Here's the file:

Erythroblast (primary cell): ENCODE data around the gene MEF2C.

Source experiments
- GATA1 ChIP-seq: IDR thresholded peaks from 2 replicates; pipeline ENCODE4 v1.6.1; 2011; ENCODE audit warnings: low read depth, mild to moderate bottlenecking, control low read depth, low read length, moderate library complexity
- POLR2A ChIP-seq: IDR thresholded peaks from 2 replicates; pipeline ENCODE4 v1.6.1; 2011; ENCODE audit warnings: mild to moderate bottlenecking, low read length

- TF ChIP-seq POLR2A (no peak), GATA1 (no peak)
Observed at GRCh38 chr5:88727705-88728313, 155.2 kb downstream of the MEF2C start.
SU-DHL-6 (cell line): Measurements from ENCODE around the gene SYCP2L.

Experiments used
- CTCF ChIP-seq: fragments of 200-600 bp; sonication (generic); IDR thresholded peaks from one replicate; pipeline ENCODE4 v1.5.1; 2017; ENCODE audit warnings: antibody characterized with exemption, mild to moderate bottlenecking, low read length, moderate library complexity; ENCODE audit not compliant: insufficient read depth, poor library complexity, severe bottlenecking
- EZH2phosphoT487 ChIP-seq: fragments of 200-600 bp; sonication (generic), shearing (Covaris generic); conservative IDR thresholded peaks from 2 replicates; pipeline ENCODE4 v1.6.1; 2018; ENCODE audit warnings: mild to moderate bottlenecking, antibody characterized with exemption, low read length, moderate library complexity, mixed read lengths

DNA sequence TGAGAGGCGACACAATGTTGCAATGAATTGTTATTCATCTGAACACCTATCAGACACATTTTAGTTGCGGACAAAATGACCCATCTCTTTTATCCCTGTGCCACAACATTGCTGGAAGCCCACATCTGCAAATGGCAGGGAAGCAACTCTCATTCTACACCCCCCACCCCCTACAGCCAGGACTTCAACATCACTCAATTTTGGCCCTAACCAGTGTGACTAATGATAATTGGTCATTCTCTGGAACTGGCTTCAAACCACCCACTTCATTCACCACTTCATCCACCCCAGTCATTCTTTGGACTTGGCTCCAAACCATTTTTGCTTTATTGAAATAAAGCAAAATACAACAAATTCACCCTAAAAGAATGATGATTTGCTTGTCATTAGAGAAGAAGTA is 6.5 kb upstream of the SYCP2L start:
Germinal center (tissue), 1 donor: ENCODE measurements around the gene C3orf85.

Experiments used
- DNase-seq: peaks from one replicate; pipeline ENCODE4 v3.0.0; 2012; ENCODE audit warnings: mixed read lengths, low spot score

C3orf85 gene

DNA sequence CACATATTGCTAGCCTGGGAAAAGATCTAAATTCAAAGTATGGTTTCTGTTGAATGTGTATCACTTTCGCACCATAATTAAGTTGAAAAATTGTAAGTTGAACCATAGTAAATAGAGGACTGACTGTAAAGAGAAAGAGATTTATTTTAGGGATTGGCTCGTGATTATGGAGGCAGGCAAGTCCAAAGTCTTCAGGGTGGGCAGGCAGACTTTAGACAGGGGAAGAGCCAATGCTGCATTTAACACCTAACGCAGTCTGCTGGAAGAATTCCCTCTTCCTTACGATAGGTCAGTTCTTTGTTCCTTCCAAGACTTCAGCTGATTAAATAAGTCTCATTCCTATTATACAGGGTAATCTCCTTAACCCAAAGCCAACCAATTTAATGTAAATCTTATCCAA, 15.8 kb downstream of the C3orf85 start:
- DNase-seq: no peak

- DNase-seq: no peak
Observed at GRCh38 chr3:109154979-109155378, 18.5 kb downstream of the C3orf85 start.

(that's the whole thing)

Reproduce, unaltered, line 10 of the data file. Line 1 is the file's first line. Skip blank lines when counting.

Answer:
- EZH2phosphoT487 ChIP-seq: fragments of 200-600 bp; sonication (generic), shearing (Covaris generic); conservative IDR thresholded peaks from 2 replicates; pipeline ENCODE4 v1.6.1; 2018; ENCODE audit warnings: mild to moderate bottlenecking, antibody characterized with exemption, low read length, moderate library complexity, mixed read lengths